Parsnips

 

Our parsnip grower

Picture 093Reynolds parsnips, along with top quality carrots are grown by R&RW Bartlett a fifth generation family owned business, located near Lichfield, Staffordshire.

History

A root vegetable native to Britain, parsnips have been cultivated by humans for at least 2,000 years and were particularly enjoyed by the Romans. Since frost is necessary to develop their flavour, the parsnip is not grown in warm climates; like carrots, they are native to Eurasia.

A young, smaller parsnip will have a distinctive sweet flavour, while large ones can sometimes be fibrous and woody.  The root vegetable should be firm in texture with an unblemished skin, and provides a good source of vitamin C, fibre, folate and potassium.

Parnsips in the kitchen

In Italy, pigs bred for top quality Parma ham are often fed on a diet of parsnips.   While they can be eaten raw, parsnips are more commonly served cooked.   Slow-roasted parsnips develop a  deliciously nutty flavour, though they can  also be used to add flavour to mashed  potatoes and are commonly added to  soups, stews and casseroles; when puréed, the parsnip works particularly well with white fish.  Before sugar was widely available, the popular vegetable was used to sweeten dishes such as cakes and jams.  Although the parsnip may have become less associated with desserts in recent times, why not create that wow factor by adding them to muffins and cakes such as our parsnip  and pecan cupcakes? They can even be used to flavour ice cream!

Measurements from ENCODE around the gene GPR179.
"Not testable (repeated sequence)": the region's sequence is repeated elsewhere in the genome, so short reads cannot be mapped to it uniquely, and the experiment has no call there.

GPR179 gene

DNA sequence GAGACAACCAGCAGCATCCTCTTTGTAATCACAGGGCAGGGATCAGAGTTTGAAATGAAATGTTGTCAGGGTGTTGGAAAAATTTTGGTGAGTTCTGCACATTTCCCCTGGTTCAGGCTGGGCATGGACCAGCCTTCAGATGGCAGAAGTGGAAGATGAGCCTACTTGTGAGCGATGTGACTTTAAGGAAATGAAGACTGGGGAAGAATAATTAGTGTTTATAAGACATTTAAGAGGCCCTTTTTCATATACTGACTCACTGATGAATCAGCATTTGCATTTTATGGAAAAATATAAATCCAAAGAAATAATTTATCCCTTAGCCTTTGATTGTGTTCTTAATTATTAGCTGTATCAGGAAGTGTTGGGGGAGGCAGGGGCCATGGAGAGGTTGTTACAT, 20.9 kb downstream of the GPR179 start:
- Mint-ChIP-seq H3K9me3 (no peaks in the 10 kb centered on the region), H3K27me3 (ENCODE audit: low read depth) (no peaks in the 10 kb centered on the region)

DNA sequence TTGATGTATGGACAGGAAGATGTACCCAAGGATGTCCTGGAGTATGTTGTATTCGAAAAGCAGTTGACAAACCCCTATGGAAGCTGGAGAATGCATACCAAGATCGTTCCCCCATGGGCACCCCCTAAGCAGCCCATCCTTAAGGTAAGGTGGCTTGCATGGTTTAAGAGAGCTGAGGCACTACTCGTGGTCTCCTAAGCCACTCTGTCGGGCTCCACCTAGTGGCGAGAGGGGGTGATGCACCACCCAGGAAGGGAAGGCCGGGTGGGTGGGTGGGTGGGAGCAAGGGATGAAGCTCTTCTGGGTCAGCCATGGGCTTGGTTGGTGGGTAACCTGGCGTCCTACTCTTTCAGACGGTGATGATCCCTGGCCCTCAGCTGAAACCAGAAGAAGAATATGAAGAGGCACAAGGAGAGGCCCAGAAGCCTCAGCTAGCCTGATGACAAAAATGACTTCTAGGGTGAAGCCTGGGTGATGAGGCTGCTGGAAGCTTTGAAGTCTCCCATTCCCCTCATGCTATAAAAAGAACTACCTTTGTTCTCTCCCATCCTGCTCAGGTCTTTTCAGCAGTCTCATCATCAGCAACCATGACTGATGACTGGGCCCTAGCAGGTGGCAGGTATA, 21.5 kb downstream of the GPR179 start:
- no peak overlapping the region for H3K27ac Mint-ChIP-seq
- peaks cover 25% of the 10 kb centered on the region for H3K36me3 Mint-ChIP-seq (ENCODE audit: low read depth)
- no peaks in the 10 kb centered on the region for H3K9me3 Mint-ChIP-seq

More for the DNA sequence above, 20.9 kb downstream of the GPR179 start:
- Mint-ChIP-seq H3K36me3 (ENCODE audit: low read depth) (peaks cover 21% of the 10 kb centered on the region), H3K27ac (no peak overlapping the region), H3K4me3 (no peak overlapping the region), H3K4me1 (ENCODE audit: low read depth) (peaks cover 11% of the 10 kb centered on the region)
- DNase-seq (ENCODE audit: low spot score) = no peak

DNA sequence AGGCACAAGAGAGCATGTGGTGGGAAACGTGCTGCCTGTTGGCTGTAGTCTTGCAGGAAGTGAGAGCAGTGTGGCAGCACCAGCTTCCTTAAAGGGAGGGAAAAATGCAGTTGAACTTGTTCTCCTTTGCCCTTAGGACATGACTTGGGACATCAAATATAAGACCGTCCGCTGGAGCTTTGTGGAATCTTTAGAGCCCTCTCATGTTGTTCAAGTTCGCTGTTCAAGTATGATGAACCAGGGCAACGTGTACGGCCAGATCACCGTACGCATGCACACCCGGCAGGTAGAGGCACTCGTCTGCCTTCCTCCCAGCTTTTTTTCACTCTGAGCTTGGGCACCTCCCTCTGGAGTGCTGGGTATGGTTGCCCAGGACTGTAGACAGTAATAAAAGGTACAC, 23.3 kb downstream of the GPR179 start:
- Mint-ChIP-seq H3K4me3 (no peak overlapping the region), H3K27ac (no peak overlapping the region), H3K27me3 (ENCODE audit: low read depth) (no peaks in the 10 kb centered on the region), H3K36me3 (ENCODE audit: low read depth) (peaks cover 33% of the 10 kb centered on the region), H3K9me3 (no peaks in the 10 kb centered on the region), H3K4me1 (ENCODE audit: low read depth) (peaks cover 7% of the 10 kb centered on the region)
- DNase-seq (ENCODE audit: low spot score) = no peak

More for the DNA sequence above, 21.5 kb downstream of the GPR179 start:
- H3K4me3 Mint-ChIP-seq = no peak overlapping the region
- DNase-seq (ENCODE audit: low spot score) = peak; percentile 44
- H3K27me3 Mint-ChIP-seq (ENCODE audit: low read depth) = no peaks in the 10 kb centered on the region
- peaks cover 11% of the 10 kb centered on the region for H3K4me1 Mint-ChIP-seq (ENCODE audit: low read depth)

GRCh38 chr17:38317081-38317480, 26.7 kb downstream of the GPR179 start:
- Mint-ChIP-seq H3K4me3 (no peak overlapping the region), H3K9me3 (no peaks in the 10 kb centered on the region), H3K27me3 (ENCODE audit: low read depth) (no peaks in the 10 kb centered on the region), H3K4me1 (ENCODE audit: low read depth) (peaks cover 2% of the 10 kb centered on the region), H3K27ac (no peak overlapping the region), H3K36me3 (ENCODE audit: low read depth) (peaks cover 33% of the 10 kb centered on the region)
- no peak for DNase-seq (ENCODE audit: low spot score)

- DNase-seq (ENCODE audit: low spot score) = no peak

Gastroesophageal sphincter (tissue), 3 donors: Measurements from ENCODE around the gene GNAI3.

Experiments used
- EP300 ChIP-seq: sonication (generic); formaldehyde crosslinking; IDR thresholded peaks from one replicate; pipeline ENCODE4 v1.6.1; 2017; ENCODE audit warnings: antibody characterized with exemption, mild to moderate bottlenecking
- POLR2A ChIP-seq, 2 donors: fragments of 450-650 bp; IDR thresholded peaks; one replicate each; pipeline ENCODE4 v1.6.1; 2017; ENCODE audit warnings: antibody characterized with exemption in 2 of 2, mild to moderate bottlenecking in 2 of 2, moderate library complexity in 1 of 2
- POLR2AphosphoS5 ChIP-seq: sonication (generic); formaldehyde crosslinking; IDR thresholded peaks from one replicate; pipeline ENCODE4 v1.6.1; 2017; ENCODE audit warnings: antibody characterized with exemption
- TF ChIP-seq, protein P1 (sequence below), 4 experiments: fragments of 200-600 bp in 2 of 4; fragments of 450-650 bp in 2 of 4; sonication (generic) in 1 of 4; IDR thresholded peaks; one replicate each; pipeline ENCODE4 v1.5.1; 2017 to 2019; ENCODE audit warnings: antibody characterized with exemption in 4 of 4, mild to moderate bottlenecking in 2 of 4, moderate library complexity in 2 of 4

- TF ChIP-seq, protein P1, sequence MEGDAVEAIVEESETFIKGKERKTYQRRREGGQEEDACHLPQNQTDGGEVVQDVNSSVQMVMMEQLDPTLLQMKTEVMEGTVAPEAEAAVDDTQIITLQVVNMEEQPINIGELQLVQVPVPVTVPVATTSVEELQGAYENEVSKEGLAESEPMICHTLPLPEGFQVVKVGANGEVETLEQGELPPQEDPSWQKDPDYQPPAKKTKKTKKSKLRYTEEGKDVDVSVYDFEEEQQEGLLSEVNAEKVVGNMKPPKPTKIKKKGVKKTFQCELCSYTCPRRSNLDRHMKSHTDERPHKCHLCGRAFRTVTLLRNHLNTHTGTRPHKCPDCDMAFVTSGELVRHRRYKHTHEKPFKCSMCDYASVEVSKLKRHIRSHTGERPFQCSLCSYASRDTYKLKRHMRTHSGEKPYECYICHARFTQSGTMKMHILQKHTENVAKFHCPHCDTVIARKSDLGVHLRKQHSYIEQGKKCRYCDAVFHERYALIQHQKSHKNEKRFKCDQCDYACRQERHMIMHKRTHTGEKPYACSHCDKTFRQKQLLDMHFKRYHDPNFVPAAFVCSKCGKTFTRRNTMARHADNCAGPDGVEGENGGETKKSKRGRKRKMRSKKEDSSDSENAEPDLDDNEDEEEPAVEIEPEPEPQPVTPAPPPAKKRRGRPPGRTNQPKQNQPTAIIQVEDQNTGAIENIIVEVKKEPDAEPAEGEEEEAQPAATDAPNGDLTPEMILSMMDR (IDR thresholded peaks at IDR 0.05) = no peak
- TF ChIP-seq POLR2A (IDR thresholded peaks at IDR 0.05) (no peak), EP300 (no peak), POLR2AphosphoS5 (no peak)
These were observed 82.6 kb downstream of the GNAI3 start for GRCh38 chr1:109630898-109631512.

Try these unusual parsnip and pecan cupcakes.

Parsnip and pecan cupcakes

 

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